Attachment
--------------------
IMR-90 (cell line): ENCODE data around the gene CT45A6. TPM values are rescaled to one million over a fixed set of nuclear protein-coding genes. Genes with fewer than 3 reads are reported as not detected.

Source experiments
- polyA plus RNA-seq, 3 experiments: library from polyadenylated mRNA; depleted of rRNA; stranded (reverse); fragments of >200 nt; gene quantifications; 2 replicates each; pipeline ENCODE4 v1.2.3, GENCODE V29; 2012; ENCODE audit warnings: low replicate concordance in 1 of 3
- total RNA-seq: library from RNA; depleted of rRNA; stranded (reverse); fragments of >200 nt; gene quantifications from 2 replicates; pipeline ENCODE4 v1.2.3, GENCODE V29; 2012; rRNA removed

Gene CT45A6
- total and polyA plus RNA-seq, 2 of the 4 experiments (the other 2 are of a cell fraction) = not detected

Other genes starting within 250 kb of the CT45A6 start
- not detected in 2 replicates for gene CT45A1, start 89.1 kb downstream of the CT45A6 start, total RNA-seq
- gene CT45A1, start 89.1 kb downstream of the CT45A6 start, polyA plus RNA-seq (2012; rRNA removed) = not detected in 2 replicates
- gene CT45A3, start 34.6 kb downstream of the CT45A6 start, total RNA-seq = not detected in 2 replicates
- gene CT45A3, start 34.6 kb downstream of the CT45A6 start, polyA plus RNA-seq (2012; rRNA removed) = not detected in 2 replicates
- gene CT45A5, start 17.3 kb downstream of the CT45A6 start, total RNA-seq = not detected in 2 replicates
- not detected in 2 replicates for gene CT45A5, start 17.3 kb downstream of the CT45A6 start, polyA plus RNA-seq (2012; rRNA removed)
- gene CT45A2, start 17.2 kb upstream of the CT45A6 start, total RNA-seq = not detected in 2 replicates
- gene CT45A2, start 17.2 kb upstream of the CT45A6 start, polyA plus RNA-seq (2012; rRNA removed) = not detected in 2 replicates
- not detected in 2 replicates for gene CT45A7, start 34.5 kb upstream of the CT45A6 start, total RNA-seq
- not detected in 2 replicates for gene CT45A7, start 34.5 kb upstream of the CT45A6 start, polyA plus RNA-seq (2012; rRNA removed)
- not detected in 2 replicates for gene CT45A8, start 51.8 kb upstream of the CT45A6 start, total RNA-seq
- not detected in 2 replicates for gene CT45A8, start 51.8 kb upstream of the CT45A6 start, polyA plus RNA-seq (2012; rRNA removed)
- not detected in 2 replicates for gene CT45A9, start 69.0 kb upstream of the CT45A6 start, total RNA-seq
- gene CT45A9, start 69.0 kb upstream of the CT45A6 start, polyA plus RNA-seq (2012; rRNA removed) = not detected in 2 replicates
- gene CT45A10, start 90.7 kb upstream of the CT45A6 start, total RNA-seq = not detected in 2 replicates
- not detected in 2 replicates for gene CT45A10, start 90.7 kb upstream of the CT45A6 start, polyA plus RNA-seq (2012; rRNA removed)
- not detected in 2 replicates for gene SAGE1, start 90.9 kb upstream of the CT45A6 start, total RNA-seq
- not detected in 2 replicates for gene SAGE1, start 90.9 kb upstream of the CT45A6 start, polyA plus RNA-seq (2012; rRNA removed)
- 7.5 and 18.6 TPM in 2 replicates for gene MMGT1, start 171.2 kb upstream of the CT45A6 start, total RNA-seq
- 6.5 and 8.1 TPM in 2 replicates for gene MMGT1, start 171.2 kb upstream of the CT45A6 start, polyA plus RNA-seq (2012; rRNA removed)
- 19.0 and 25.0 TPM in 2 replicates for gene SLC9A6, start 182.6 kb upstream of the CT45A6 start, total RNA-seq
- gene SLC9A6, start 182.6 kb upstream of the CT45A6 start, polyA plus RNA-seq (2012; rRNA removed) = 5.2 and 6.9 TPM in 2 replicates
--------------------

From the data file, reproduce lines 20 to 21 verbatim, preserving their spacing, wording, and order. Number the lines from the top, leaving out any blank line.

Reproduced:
- not detected in 2 replicates for gene CT45A9, start 69.0 kb upstream of the CT45A6 start, total RNA-seq
- gene CT45A9, start 69.0 kb upstream of the CT45A6 start, polyA plus RNA-seq (2012; rRNA removed) = not detected in 2 replicates